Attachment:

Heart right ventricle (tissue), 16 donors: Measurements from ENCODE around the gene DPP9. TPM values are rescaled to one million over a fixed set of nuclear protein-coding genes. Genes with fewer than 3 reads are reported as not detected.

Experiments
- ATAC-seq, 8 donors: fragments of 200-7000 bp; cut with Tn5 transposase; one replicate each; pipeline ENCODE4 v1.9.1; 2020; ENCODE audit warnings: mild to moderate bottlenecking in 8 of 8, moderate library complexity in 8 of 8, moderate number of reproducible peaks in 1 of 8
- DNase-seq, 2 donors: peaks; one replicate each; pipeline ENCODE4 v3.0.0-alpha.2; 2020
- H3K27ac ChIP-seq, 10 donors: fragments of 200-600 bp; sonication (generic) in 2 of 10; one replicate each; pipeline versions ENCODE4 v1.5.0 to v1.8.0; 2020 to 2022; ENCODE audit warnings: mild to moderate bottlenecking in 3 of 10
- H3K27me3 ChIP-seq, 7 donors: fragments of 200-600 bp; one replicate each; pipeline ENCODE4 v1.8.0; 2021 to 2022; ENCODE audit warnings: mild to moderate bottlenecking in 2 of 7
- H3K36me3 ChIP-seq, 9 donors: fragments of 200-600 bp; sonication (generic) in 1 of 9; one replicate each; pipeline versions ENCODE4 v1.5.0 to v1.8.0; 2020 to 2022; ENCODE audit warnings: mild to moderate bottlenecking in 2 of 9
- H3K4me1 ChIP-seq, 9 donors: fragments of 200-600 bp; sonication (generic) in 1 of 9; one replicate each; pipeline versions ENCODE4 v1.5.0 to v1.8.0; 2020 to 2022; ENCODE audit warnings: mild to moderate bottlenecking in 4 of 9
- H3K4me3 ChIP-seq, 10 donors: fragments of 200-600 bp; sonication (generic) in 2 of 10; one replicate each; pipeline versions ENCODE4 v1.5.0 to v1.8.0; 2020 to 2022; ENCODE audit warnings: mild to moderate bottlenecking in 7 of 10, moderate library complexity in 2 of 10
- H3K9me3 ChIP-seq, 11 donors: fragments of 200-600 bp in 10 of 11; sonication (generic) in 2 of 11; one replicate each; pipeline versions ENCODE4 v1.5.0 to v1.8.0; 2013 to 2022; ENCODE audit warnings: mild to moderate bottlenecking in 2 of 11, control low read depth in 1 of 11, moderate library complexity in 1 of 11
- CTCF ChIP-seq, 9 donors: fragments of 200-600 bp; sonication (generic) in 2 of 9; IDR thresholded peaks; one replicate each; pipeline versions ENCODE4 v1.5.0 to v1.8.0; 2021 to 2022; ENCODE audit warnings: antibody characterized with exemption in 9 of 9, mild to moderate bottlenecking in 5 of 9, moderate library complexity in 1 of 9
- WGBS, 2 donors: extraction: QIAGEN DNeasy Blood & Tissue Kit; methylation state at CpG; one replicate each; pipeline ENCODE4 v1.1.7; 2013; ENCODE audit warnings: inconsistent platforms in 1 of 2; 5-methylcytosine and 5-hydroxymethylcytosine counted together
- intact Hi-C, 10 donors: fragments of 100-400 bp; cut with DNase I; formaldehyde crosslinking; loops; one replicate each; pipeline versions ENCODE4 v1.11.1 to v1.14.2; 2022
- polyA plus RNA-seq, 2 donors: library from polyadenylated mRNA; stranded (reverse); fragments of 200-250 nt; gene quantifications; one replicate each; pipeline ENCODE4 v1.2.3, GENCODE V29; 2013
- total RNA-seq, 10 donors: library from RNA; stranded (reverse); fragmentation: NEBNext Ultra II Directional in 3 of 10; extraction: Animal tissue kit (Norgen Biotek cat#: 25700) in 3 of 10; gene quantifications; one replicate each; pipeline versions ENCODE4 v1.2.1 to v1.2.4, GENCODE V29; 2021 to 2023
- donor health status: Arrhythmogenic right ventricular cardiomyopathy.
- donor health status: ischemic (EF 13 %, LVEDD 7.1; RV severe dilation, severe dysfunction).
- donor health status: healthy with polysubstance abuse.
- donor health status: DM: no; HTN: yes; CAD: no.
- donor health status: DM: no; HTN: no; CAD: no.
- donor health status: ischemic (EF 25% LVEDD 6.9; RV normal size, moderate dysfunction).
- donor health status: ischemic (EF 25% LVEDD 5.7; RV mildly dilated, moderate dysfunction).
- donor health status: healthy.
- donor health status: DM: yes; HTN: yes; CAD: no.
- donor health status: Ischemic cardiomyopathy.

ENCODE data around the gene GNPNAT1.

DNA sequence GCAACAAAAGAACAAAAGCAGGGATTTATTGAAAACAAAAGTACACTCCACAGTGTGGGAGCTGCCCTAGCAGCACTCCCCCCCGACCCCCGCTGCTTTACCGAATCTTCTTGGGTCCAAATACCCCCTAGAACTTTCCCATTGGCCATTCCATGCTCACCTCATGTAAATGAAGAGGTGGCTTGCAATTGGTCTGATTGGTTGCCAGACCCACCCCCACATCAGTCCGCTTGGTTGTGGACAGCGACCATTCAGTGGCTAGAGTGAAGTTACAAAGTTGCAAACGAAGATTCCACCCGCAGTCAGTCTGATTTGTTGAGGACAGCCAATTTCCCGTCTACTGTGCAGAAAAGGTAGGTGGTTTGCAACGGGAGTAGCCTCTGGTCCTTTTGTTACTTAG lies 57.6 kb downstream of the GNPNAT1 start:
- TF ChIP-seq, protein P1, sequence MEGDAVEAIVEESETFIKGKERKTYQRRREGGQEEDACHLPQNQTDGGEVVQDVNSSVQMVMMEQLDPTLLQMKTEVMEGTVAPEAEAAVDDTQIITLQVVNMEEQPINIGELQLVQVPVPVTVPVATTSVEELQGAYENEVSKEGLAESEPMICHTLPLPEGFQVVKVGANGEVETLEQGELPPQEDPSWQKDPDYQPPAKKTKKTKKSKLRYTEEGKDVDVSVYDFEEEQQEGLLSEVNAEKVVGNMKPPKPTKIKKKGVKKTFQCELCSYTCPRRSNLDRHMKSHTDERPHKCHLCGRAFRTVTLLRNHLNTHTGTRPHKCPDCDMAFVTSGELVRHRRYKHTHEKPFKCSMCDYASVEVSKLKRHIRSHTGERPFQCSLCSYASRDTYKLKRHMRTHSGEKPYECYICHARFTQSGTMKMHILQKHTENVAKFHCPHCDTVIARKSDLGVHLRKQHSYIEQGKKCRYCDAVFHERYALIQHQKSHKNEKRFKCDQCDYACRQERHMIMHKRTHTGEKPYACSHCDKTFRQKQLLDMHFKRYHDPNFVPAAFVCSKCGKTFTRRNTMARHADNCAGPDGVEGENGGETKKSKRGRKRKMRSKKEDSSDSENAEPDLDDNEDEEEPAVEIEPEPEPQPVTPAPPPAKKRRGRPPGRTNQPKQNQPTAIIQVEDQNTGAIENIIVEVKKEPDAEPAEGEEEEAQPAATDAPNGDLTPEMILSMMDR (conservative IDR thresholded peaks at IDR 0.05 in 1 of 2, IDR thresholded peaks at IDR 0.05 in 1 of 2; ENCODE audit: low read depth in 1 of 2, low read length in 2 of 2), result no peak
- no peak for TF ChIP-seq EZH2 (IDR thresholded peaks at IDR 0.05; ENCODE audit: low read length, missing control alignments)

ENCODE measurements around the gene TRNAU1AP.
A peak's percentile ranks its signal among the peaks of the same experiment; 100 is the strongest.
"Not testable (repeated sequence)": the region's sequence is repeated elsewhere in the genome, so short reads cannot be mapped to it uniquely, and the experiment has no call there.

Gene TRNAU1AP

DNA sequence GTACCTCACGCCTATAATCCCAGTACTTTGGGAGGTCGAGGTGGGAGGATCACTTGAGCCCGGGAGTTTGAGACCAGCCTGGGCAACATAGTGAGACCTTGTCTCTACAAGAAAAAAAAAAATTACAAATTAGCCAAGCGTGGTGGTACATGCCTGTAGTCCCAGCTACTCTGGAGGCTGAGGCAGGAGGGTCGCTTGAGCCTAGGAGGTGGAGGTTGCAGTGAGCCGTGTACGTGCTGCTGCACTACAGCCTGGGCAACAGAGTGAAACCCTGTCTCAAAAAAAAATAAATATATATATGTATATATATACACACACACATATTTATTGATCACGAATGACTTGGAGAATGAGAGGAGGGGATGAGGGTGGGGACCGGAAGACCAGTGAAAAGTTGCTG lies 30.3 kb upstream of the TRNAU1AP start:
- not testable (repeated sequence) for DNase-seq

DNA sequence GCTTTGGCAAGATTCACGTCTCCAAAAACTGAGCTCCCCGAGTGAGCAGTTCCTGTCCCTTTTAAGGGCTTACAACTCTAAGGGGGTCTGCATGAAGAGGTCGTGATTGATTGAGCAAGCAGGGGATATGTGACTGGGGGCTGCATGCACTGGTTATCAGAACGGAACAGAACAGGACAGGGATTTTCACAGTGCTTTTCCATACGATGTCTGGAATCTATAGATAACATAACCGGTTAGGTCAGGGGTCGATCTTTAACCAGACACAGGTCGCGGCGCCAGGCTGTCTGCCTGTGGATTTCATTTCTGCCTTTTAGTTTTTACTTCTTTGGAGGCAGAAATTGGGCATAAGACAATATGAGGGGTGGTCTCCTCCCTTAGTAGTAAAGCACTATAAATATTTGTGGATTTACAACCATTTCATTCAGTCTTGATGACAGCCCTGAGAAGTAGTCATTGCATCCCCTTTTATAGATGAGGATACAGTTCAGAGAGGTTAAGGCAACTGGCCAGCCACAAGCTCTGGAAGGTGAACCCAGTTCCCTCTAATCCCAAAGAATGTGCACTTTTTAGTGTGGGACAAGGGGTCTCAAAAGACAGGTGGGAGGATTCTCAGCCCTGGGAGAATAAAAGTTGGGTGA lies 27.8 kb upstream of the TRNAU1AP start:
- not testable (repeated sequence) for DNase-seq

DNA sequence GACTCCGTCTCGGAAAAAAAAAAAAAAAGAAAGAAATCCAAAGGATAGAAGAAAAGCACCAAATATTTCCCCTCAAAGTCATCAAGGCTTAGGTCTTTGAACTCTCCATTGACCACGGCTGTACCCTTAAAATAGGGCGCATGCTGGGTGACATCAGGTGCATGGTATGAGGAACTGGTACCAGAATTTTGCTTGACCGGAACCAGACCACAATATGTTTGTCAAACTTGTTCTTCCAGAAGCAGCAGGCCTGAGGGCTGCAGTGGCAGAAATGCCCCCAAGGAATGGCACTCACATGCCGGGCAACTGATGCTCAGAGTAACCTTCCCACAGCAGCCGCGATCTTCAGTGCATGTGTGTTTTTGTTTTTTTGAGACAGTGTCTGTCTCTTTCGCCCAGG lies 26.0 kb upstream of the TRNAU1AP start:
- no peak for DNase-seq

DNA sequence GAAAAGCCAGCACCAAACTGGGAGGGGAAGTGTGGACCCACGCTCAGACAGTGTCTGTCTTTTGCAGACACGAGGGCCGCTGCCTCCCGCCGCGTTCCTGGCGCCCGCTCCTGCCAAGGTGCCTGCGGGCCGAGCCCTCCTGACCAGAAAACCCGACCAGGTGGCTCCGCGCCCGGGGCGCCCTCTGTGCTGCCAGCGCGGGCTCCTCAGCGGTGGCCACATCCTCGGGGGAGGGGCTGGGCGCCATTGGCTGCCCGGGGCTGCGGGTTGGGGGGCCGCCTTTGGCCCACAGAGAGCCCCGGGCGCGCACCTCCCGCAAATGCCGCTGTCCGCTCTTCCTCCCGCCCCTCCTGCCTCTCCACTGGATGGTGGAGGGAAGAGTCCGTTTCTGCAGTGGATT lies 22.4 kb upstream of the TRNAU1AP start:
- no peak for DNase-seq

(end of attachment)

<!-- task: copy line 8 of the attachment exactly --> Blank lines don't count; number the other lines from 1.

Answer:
- H3K4me1 ChIP-seq, 9 donors: fragments of 200-600 bp; sonication (generic) in 1 of 9; one replicate each; pipeline versions ENCODE4 v1.5.0 to v1.8.0; 2020 to 2022; ENCODE audit warnings: mild to moderate bottlenecking in 4 of 9